Invisible City

Invisible City : The Architecture of Devotion in Seventeenth Century Neapolitan Convents

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Description

More than any other European city, Baroque Naples was dominated by convents. Behind their imposing facades and highly decorated churches, the convents of Naples housed the daughters of the city's most exclusive families, women who, despite their cloistered existence, were formidable players in the city's power structure. Invisible City vividly portrays the religious world of seventeenth-century Naples, a city of familial and internecine rivalries, of religious devotion and intense urban politics, of towering structures built to house the virgin daughters of the aristocracy. Helen Hills demonstrates how the architecture of the convents and the nuns' bodies they housed existed both in parallel and in opposition to one another. She discusses these women as subjects of enclosure, as religious women, and as art patrons, but also as powerful agents whose influence extended beyond the convent walls. Though often ensconced in convents owing to their families' economic circumstances, many of these young women were able to extend their influence as a result of the role convents played both in urban life and in art patronage. The convents were rich and powerful organizations, riven with feuds and prey to the ambitions of viceregal and elite groups, which their thick walls could not exclude. Even today, Neapolitan convents figure prominently in the city's fabric. In analyzing the architecture of these august institutions, Helen Hills skillfully reads conventual architecture as a metaphor for the body of the aristocratic virgin nun, mapping out the dialectic between flesh and stone.show more

Product details

  • Hardback | 280 pages
  • 152.4 x 231.1 x 27.9mm | 567g
  • Oxford University Press Inc
  • New York, United States
  • English
  • 30pp halftone plates & 8pp colour plates
  • 0195117743
  • 9780195117745

Review quote

Invisible City examines the social and moral impulses that put nuns into Neapolitan convents and the buildings that housed them, presenting them as intertwined components of a culture of aristocratic virginity. Massively researched and bristling with ideas expressed in vigorous, vivid prose, Helen Hills's brilliant book explores the paradox that, invisible in their unworldly cloisters, nuns built visually imposing vantage points for surveying the family palaces and the secular city that they had abandoned physically but in which they retained powerful cultural influence. * Stanley Chojnacki, University of North Carolina at Chapel Hill * Professor Hills's book is outstanding for its richly nuanced examination of the relation between architecture and gendered identity in Neapolitan convents. Demonstrating how convents formed an integral part of the spiritual, political, economic, and urban ambience of Naples, she makes an important contribution to our understanding of female monasticism and its social functions. * Marilyn Dunn, Loyola University Chicago * Helen Hills's Invisible City illuminates the rich and introverted world of seventeenth-century Neapolitan convents. In this ground-breaking study, Professor Hills brings early modern Naples to life. Her sensitive reading of architecture restores to the nuns their own voice and reveals the complex intersection of social class, gender, and urban politics. Helen Hills demonstrates that, as institutional patrons, the aristocratic women in the conventual communities of Naples were by no means subservient to a dominant religious patriarchy, but boldly asserted their own distinctive social, spiritual and aesthetic values. In the process, they contributed in no small measure to shaping one of the pre-eminent urban centers of seventeenth- and eighteenth-century Europe. * John Pinto, Princeton University * ... a fascinating study of the foundation and development of convent life and architecture in 17th century Naples. * The Art Newspaper * Hills' extraordinary study is a nuanced and innovative incarnation of the secular city from its sacred recesses that should have broad appeal and wide-ranging influence. Invisible City is a brilliant, stunning book. * John Marino *show more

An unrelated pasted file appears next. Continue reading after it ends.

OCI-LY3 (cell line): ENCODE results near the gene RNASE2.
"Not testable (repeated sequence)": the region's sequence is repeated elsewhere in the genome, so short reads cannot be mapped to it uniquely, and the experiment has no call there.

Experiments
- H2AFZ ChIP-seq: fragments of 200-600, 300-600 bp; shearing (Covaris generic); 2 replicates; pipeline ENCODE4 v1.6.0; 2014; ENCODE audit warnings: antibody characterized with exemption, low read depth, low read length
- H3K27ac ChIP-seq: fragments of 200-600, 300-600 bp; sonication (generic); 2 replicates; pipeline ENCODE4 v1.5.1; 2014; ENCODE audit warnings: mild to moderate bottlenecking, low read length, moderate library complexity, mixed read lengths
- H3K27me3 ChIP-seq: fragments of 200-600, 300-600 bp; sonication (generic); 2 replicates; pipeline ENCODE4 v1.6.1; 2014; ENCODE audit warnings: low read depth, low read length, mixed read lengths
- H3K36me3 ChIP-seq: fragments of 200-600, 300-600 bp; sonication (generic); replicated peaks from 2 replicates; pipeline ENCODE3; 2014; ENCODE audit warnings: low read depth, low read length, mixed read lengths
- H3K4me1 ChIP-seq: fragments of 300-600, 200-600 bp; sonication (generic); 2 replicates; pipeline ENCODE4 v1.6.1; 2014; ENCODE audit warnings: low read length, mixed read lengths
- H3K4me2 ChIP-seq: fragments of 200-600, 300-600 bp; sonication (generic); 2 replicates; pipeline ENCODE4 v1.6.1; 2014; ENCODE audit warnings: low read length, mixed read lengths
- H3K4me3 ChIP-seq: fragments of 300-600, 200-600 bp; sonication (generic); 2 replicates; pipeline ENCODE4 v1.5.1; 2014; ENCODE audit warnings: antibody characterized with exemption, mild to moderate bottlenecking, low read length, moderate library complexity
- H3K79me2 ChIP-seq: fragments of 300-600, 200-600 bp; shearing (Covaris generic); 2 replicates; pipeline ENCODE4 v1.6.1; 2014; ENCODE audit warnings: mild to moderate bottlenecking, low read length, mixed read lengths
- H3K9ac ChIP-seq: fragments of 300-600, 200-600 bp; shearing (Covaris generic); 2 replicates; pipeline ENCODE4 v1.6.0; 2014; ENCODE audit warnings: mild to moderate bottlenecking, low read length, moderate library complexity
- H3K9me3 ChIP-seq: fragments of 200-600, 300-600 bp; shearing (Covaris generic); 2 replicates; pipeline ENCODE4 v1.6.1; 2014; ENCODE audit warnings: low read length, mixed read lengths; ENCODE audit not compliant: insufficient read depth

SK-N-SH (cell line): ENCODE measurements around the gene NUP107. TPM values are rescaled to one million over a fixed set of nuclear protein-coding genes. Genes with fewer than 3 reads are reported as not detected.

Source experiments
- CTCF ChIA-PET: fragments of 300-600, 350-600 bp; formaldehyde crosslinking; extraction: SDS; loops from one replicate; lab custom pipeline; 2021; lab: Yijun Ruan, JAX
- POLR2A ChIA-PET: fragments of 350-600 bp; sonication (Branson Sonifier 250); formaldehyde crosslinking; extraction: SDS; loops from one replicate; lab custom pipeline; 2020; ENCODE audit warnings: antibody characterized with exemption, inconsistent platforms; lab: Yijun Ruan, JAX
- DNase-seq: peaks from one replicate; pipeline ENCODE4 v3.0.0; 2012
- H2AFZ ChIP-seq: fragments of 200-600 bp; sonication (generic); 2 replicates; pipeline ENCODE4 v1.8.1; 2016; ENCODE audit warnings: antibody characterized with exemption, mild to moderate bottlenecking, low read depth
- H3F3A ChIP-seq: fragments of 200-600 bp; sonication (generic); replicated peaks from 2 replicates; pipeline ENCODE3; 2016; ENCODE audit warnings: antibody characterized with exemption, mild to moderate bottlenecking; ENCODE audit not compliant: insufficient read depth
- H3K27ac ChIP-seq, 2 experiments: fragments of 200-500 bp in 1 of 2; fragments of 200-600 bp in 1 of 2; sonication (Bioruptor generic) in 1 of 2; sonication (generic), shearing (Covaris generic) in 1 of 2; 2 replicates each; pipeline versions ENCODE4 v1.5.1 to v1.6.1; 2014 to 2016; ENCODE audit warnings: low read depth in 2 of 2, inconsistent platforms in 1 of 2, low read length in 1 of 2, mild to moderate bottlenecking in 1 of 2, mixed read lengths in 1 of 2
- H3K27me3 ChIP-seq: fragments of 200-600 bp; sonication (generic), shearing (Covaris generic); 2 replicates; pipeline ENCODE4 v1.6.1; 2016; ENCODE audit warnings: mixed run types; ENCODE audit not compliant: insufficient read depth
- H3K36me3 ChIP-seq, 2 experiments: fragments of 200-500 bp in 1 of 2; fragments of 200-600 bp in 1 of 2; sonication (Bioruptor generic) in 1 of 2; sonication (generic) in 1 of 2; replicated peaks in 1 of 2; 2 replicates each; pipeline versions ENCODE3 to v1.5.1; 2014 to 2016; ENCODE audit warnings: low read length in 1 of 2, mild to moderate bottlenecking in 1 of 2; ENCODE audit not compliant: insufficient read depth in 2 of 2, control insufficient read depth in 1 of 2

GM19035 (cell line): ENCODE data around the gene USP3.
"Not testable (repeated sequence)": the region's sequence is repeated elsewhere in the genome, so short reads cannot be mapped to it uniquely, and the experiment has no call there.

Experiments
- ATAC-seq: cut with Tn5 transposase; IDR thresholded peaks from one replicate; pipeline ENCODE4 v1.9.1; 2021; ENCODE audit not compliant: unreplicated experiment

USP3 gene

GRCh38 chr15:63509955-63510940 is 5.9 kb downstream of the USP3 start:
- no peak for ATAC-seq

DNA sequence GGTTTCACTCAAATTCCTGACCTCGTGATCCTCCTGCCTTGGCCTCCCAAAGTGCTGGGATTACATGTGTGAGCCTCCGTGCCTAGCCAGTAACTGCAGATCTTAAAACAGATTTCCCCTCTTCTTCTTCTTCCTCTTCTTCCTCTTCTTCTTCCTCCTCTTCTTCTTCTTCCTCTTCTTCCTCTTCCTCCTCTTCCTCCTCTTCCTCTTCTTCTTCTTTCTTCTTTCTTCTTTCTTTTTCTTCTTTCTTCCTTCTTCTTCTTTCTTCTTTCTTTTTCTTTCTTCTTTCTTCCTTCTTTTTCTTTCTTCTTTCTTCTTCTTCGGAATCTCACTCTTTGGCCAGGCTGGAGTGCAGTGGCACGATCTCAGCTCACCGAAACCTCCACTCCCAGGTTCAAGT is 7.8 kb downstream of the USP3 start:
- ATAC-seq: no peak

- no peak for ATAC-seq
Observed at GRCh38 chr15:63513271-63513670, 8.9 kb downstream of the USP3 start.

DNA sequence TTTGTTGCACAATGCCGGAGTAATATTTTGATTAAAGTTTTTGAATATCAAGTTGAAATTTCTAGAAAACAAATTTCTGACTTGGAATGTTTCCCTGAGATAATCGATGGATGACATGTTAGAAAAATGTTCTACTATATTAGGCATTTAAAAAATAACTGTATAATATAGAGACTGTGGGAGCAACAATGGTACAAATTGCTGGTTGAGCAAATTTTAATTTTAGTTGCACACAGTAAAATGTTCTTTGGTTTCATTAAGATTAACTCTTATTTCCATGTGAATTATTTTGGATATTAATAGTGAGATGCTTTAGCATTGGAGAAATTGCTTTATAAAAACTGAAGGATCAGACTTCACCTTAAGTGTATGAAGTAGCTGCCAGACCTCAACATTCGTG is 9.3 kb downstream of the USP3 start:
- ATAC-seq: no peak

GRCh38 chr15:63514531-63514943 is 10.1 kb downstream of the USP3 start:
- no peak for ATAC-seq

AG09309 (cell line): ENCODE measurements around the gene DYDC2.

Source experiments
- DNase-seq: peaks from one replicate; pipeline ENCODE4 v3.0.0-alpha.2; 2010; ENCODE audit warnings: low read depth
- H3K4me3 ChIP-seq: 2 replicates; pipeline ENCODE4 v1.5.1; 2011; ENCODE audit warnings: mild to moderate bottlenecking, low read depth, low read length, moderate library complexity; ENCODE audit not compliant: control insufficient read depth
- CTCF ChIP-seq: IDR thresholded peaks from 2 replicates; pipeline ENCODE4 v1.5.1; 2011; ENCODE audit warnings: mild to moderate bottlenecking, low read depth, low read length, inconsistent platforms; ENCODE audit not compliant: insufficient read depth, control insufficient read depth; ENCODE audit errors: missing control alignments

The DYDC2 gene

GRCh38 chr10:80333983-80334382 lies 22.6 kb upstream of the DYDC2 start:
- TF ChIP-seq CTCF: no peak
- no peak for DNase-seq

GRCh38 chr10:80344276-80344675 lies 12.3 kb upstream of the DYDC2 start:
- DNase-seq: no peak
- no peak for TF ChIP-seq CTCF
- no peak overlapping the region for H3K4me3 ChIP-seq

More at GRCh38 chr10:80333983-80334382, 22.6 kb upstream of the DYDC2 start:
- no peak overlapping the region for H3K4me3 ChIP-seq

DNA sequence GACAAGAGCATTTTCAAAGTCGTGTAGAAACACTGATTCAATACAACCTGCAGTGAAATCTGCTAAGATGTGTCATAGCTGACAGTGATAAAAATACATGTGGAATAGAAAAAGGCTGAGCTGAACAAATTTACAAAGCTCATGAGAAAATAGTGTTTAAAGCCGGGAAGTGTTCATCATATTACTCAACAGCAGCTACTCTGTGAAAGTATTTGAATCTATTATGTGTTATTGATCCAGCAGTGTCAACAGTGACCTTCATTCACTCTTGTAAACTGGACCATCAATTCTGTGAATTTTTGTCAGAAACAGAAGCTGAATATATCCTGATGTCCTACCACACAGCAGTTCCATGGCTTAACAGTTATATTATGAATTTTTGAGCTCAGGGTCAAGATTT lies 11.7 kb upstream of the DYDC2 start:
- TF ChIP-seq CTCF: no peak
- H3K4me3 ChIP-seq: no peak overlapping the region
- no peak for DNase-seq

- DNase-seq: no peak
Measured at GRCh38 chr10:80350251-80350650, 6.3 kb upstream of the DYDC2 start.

About Helen Hills

Helen Hills is Reader in History of Art at the University of York. She is the author of (Inlaid Polychromatic Marble Decoration in Early Modern Sicily: Invention and Identity and the editor of Architecture and the Politics of Gender in Early Modern Europe.show more

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